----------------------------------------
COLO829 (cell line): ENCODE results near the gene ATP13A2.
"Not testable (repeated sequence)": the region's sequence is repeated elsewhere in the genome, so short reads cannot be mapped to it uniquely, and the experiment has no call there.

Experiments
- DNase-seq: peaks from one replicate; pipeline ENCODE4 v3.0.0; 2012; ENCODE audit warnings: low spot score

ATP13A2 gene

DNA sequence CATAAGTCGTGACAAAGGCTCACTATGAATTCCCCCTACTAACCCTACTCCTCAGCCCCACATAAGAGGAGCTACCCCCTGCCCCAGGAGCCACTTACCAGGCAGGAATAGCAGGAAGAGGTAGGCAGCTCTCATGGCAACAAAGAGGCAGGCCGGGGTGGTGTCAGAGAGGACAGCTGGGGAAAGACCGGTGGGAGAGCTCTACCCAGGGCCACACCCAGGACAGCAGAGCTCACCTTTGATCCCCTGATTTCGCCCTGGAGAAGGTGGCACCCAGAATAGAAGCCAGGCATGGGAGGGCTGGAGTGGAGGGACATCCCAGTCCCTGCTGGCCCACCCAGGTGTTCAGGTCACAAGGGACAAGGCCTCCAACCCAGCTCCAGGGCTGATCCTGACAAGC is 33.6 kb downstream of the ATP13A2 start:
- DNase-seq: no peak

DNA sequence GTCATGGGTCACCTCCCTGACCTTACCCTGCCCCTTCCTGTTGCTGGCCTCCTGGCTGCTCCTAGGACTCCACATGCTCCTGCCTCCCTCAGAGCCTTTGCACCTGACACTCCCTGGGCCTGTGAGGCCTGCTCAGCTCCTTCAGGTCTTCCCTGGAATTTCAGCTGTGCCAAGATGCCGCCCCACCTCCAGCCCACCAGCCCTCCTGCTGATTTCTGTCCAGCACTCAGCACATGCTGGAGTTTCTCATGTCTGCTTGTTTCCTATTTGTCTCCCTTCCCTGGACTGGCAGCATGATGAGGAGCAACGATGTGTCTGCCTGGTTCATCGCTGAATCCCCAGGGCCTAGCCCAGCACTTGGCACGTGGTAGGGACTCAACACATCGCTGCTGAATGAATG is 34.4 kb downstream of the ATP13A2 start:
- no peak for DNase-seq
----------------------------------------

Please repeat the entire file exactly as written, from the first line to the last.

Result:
COLO829 (cell line): ENCODE results near the gene ATP13A2.
"Not testable (repeated sequence)": the region's sequence is repeated elsewhere in the genome, so short reads cannot be mapped to it uniquely, and the experiment has no call there.

Experiments
- DNase-seq: peaks from one replicate; pipeline ENCODE4 v3.0.0; 2012; ENCODE audit warnings: low spot score

ATP13A2 gene

DNA sequence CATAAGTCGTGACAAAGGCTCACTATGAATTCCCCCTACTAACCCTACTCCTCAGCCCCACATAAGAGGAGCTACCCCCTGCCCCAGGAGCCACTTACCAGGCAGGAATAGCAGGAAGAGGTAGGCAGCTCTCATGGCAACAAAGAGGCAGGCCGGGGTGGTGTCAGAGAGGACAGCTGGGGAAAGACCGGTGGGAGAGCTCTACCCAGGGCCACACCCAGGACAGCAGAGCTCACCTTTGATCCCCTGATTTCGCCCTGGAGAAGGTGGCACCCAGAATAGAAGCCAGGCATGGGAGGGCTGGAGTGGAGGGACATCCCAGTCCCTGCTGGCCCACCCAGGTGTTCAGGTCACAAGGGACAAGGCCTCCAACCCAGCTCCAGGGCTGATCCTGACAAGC is 33.6 kb downstream of the ATP13A2 start:
- DNase-seq: no peak

DNA sequence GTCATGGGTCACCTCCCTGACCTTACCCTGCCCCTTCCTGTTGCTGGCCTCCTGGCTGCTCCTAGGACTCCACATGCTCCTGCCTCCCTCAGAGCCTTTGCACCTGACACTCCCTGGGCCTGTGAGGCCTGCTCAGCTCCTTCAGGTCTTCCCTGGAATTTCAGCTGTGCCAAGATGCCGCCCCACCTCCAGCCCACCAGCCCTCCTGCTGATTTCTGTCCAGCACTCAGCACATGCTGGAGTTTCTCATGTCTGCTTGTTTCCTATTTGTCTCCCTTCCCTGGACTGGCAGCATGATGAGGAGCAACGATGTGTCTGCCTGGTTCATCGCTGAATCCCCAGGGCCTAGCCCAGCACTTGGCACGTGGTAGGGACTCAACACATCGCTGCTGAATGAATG is 34.4 kb downstream of the ATP13A2 start:
- no peak for DNase-seq